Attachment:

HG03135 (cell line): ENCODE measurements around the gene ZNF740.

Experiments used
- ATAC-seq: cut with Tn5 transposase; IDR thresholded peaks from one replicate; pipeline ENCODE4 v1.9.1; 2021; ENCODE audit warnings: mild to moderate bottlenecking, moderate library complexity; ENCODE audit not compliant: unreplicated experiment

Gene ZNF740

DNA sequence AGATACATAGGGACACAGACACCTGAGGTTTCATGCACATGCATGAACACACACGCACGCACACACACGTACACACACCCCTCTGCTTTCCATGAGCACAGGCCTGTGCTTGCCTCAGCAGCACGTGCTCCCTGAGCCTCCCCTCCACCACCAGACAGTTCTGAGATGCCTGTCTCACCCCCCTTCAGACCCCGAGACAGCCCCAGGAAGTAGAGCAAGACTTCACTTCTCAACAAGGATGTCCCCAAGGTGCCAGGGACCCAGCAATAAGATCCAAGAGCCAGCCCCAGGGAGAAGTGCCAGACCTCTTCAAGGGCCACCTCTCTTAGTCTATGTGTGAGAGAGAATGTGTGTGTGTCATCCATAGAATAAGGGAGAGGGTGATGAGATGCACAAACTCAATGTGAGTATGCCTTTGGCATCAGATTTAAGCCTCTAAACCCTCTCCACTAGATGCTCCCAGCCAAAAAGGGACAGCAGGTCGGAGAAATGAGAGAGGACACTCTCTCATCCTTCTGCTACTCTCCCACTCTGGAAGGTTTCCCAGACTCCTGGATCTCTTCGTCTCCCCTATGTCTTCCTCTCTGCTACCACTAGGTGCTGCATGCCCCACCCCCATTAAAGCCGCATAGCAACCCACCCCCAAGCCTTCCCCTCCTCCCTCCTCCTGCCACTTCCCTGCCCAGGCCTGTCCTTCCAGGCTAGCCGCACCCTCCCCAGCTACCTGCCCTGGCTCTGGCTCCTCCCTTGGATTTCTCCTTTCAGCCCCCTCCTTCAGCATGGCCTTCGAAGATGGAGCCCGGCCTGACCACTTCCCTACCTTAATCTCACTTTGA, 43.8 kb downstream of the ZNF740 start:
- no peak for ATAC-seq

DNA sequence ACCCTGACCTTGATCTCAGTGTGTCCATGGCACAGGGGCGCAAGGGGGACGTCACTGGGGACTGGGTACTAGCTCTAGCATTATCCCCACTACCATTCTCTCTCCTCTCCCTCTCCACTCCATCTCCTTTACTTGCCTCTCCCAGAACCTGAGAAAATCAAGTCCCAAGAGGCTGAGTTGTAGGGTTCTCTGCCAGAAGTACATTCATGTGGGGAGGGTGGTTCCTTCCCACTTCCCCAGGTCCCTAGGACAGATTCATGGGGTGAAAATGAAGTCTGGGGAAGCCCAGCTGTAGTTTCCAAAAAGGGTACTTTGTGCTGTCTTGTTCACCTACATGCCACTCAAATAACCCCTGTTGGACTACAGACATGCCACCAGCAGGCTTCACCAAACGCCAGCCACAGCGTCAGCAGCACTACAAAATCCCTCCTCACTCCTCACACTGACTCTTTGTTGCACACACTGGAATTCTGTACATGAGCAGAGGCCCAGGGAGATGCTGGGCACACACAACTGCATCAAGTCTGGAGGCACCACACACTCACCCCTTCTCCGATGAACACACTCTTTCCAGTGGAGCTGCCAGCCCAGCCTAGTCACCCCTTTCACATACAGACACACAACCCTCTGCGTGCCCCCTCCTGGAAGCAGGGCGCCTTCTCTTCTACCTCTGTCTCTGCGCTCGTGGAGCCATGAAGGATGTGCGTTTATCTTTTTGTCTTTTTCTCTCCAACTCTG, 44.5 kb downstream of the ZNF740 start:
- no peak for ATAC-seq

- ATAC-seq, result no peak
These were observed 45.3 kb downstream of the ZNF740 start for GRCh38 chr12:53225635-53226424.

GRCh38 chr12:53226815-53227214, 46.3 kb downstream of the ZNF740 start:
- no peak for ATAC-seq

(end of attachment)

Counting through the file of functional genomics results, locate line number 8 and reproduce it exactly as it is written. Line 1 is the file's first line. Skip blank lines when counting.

- no peak for ATAC-seq